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Pair of skiers killed in backcountry avalanche identified

Posted at 10:52 AM, May 09, 2024

SALT LAKE COUNTY, Utah — Two skiers were found dead and one was rescued after an avalanche Thursday in the area of Lone Peak Summit near Little Cottonwood Canyon.

The skiers killed were later identified as 23-year-old Utah resident Andrew Cameron and 32-year-old Austin Mallet, of Montana. The identity of the skier who survived was not released.

Friday morning, Rivera said the bodies of the two individuals were brought down the mountain via helicopter hoist.

Officials reported the men who did not survive were fully buried under several feet of snow.

Conditions were too unstable Thursday to hoist the two deceased individuals, but crews were able to locate them hours after the avalanche occurred and determined they had died of their injuries in the avalanche.

Five teams were sent up to the area Friday morning to assist in the recovery efforts, while even more individuals were assigned to monitor for avalanche danger.

Rivera credited the survivor for his vast knowledge of the situation, which made recovery efforts more efficient.

Photos from a preliminary report show the impact of the avalanche, which the Utah Avalanche Center was two feet deep, 250 feet wide and had a vertical of 500 feet.

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Rivera said it took the men five hours to reach the location where they were discovered, showing how remote they were.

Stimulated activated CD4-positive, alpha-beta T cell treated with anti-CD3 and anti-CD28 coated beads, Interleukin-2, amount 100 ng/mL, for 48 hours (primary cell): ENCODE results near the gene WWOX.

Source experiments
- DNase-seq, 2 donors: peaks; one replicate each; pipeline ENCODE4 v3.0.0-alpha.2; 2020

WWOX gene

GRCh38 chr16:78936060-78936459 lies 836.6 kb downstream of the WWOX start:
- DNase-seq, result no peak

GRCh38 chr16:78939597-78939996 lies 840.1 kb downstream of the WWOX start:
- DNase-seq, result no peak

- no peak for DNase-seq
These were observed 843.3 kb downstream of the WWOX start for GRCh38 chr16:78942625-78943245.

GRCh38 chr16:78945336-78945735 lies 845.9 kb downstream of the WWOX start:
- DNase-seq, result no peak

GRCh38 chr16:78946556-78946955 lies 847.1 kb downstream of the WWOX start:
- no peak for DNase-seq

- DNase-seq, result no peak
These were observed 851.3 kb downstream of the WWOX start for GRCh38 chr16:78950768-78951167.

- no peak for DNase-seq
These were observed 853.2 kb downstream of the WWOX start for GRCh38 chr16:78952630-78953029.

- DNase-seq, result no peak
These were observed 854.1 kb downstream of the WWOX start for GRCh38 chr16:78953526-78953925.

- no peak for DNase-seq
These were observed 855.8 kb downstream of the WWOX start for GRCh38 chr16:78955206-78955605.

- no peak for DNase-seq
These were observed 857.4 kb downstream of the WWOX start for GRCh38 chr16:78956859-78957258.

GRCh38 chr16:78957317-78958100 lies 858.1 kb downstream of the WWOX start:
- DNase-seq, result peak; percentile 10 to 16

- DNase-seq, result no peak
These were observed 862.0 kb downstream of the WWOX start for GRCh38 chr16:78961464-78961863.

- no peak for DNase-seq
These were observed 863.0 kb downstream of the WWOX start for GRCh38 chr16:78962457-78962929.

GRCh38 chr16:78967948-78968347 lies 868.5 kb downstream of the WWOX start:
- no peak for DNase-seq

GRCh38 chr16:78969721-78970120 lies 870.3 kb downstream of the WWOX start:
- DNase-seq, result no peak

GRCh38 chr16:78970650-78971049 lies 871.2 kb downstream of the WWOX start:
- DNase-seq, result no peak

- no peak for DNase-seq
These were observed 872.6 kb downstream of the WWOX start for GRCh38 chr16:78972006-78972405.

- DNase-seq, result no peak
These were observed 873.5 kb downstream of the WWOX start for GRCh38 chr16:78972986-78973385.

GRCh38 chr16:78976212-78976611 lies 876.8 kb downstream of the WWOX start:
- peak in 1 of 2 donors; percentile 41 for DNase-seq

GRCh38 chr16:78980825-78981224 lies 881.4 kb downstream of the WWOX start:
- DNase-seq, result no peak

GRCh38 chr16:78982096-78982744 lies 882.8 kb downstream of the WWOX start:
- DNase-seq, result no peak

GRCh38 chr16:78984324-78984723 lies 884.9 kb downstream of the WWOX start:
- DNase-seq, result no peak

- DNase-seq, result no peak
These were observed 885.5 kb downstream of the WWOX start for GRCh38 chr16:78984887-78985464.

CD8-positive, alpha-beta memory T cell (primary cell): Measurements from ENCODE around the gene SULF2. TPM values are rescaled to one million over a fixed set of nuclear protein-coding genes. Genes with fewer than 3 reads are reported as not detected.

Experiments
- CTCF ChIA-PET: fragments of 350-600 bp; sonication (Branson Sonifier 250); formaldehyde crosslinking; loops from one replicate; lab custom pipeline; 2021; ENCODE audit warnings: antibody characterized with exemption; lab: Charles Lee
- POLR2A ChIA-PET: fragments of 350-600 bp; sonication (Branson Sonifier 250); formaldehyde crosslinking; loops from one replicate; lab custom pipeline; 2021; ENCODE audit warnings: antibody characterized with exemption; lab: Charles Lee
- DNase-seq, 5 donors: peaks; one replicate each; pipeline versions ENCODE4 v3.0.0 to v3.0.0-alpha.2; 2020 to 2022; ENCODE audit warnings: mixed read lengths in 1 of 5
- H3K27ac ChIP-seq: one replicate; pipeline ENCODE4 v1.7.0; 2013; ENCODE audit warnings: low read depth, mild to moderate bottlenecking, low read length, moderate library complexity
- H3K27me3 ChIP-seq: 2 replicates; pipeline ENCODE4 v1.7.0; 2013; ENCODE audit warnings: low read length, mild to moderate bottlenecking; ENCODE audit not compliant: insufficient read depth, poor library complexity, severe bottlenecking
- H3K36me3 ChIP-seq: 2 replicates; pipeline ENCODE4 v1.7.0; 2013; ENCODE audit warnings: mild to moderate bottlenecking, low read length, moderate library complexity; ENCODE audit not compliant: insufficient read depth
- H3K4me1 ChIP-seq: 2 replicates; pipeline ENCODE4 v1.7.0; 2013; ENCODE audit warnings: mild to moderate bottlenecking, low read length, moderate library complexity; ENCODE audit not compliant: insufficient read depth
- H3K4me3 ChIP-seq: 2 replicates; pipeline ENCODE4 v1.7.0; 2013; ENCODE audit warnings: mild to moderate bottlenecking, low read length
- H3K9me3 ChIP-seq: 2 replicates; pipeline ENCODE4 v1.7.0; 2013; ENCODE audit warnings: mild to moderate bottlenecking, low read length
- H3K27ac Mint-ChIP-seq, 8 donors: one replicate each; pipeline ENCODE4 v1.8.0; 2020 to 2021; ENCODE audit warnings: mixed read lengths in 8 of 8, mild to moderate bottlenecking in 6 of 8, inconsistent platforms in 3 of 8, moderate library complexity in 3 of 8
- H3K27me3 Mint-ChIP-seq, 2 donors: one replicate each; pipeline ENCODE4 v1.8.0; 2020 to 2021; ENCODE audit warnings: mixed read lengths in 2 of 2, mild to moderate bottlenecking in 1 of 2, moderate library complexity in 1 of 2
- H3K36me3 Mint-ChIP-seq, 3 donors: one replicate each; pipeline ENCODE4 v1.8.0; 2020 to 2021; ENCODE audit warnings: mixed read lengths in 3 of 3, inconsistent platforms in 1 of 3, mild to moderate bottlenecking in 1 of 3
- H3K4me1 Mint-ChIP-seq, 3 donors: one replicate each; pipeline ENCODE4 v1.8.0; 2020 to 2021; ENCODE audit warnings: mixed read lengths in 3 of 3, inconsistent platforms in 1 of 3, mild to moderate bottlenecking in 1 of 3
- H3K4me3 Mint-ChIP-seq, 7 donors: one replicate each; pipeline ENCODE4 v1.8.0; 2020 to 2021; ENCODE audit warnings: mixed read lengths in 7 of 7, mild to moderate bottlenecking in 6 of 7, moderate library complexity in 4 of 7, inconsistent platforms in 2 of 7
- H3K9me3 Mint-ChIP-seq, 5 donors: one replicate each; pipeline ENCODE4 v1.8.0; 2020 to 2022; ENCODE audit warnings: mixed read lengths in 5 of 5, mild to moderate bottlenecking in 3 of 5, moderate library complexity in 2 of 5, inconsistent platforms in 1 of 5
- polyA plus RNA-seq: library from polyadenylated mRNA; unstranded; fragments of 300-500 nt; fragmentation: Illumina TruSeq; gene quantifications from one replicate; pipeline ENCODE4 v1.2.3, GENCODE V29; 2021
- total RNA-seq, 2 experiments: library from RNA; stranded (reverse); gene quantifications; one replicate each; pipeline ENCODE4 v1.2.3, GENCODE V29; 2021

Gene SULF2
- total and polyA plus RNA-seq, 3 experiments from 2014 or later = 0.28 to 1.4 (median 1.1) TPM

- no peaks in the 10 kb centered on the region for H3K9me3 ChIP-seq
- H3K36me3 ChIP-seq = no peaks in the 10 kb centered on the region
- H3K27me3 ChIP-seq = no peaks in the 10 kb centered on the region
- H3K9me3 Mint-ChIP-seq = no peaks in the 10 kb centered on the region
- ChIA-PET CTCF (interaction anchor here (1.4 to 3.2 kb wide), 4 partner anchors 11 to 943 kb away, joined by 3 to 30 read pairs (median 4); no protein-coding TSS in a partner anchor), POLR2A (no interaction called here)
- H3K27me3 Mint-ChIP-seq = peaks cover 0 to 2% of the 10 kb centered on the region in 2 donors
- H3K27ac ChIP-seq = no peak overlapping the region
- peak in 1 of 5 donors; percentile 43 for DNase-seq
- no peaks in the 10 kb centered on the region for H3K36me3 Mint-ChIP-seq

The men began their journey at 5 a.m. on Thursday at Hidden Valley Park and triggered the avalanche at around 10 a.m. in the backcountry.

The rescued skier, one of three men originally missing, was taken to the hospital after he was able to dig himself out of the snow and lifted off the mountain by helicopter. Video showed him limping towards an ambulance after the rescue, and was transported in fair condition.

Video captured by FOX 13 News shows rescued skier being brought to parking lot via helicopter

Helicopter brings in person video

According to Craig Gordon with the Utah Avalanche Center, the rescued man said the entire group were very experienced backcountry skiers and were properly equipped.

"The person in the lead was caught and carried downhill on the looker’s right side of a ridge or fin of rock," a preliminary report from the UAC reads. "That person was partially buried and was able to self-extricate. The other two were caught and carried downhill on the looker’s left side of the ridge feature. Those two were fully buried and unfortunately did not survive."

The area is popular with recreators in the area of Little Cottonwood Canyon, officials told FOX 13 News.

Gordon explained the area is extremely challenging and called the avalanche "unusual" for this time of year.

"This is very serious terrain, it's steep, it's North-facing," he explained. "The crew that was up there would have to be experienced. This isn't the type of zone you'd just stumble on."

Gordon detailed that the group had all the right gear but things went wrong, resulting in an avalanche several feet deep and a couple hundred feet wide.

"My heart is very heavy for this group that loves the snow and loves the mountains as much as I do," Gordon said, "and now are dealing with something that is so emotionally insurmountable."

Unified Fire Authority, backcountry search and rescue crews, Sandy officials and Draper Fire crews are all assisting in the response.

The avalanche comes on the heels of a late-season storm that brought several feet of dense, heavy snow to Utah's mountains.

"The past three days, Big and Little Cottonwood Canyon have seen over 30 inches of snow with over three inches of water," Gordon said, adding that the storm was a "game-changer" and "definitely elevated" backcountry avalanche danger.

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